Oil may reach Yeppoon tomorrow
IT’S possible oil leaking from a grounded Chinese bulk coal carrier stuck on the Great Barrier Reef could hit the Yeppoon coastline by tomorrow afternoon.
Rockhampton Regional Council mayor Brad Carter said it was a “worst case scenario” but yesterday he was planning for that grim outlook.
The vessel Shen Neng 1 ran aground about 70km east of Great Keppel Island just after 5pm on Saturday.
It is carrying about 65,000 tonnes of coal and 975 tonnes of heavy fuel oil, which is slowly leaking.
It was travelling at full speed in a restricted area of the Great Barrier Reef Marine Park, more than 13 nautical miles off course, when it hit Douglas Shoal.
Although it’s not known if oil will definitely hit the shores, it is likely to impact on Shoalwater Bay, which is a national park area.
Cr Carter said the incident was of major concern to him and he would be asking questions.
“When the dust settles it needs to be asked why was a ship of this size carrying cargo so off course?” he said.
“It’s a global company and they need to be held responsible for their actions – the full force of the law needs to be applied in this case.
“It could have serious consequences for the future resources industry. We need to make sure this does not happen again.”
Yesterday professional salvagers were onboard Shen Neng 1 to begin the process of salvaging as fears grow stronger about the vessel breaking up.
If it does break up, it will be a major environmental disaster – dumping the entire coal and fuel load into the sea.
Maritime Safety Queensland (MSQ) general manager Patrick Quirk said the initial damage report suggested the main engine room was breached, the main engine damaged and the rudder seriously damaged.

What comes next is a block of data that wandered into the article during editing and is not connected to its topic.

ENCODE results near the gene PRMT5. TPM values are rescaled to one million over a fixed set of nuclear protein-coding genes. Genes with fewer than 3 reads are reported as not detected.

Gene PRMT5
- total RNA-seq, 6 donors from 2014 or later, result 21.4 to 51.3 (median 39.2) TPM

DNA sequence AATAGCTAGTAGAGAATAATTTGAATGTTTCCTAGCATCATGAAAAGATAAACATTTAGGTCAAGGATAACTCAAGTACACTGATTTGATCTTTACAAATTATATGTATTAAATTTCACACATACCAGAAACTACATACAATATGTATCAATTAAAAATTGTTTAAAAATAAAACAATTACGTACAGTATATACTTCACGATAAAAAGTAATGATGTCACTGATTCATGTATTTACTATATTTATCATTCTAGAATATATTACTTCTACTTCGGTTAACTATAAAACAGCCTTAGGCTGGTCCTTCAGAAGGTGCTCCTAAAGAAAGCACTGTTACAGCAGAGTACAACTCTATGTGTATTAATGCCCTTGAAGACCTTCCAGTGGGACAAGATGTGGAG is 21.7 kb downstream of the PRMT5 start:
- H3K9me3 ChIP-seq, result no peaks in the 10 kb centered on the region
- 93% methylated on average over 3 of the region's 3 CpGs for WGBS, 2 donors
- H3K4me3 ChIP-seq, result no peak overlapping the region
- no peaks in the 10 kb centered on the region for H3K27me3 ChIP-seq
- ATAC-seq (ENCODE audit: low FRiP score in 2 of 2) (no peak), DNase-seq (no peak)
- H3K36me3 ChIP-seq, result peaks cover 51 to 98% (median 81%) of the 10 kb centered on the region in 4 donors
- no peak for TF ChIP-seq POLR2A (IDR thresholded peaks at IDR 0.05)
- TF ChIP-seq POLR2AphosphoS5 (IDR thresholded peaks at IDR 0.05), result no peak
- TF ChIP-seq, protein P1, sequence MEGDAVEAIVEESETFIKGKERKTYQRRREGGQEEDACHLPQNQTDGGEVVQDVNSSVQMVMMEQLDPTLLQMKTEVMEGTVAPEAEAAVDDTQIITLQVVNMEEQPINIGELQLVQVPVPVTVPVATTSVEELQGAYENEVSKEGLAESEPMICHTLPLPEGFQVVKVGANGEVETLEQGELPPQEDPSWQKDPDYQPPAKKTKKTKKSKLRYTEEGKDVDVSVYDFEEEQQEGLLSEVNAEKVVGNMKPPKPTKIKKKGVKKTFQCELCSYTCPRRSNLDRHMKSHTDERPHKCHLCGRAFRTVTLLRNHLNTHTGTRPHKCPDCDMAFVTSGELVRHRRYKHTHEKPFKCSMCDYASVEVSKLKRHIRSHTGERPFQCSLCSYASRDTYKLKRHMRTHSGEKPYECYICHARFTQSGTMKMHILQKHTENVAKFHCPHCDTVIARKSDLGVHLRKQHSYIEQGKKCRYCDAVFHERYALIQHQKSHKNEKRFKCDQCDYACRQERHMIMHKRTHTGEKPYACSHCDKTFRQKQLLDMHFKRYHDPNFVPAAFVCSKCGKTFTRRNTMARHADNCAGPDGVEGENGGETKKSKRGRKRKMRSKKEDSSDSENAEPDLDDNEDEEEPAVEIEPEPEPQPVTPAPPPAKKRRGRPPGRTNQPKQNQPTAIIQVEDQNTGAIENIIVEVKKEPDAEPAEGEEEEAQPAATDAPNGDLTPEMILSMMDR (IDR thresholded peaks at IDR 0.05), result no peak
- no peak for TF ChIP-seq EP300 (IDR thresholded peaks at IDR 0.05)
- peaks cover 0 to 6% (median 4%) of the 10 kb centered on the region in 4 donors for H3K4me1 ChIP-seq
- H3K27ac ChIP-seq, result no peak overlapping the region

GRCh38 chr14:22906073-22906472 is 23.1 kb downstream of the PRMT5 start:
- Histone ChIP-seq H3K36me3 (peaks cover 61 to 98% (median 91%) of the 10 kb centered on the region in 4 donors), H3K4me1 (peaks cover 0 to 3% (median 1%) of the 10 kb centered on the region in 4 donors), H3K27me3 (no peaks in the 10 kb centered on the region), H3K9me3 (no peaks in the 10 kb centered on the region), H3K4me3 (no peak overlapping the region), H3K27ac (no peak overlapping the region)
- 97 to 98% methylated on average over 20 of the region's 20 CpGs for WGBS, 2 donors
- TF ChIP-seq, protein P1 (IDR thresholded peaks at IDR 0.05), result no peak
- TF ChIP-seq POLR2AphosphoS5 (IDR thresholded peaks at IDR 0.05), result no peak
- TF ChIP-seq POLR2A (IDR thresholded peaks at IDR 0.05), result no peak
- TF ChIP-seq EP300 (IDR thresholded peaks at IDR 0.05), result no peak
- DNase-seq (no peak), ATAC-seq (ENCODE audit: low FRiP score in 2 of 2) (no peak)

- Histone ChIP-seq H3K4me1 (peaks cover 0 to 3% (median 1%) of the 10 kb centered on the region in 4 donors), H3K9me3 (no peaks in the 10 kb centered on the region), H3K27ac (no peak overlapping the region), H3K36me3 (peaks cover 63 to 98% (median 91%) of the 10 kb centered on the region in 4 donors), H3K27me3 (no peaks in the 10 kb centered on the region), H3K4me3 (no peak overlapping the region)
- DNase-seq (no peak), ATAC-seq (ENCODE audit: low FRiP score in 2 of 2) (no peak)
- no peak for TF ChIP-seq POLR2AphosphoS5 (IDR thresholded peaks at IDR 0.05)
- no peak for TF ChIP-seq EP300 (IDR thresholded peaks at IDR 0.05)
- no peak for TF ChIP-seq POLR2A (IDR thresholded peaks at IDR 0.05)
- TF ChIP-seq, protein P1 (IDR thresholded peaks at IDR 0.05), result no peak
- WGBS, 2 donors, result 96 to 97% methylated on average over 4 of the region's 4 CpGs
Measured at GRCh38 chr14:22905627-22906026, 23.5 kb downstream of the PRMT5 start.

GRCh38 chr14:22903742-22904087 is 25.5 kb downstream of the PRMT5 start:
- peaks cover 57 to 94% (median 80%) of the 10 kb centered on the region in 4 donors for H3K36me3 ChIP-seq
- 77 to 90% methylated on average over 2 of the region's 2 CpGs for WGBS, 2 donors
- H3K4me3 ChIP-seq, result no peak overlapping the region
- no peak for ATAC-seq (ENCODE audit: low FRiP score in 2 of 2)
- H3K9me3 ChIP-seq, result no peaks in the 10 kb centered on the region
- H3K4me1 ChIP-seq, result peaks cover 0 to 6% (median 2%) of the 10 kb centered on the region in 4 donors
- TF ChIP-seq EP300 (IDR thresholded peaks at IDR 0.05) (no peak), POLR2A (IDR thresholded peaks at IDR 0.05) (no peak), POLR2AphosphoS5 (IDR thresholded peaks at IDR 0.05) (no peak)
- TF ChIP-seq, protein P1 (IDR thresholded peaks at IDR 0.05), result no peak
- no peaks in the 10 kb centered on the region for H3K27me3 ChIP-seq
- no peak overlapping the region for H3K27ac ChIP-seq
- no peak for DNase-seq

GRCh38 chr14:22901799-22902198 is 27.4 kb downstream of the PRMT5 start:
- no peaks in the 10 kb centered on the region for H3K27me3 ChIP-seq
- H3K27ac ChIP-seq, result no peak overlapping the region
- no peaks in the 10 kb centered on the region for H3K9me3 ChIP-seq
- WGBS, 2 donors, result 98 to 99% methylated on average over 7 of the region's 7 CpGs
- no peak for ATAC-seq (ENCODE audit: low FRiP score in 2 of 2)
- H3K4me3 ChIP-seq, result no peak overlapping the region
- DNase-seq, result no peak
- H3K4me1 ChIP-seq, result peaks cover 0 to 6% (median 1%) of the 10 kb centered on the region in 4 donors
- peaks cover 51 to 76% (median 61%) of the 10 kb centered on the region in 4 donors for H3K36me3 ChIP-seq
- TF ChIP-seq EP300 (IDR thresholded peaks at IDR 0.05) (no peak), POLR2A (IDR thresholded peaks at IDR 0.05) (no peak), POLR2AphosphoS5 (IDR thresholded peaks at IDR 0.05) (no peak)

Yesterday a tug boat was used to keep the vessel from grinding against the reef and a floating boom will be put in place by this morning.
MSQ deployed aircraft for assessments during the day.
An early-morning flight identified a small number of oil patches about two nautical miles south-east of the vessel.
So far about two tonnes of oil has leaked from the ship.
Mr Quirk said dispersants were deployed on Sunday on the oil leaking from the carrier.
“Dispersants are most effective in breaking up heavy oil when deployed within,” he said.
Local fishing expert Scott Lynch yesterday said it was difficult to say what impact the spill would have for marine life and the World Heritage-listed reef, but said it wasn’t good.
Mr Lynch, who writes a fishing column for The Morning Bulletin, said Douglas Shoal was a popular fishing spot for charter boats and local fishermen.
“The bay is still trying to recover from fresh water flow from the floods, so this isn’t going to help.
“We have a lot of shore life, so this could bugger up the crabs, prawns and beach worms – but it’s just a waiting a game to see where it impacts.”
Cr Carter said council and the Local Disaster Management Group would be assisting state authorities in everything possible to prevent a major catastrophe.
He said yesterday they were planning and looking at what vehicles they would have access to, aircraft assistance and liaising with the Department of Defence.
“One concern is the beach areas not being assessable by roads,” he said.
“It’s not looking like it will be a serious issue though. I am quite confident our planning is adequate if we do have a situation on Wednesday.”
Cr Carter said Great Keppel Island wouldn’t be impacted in any way, as the oil was drifting towards the north-west.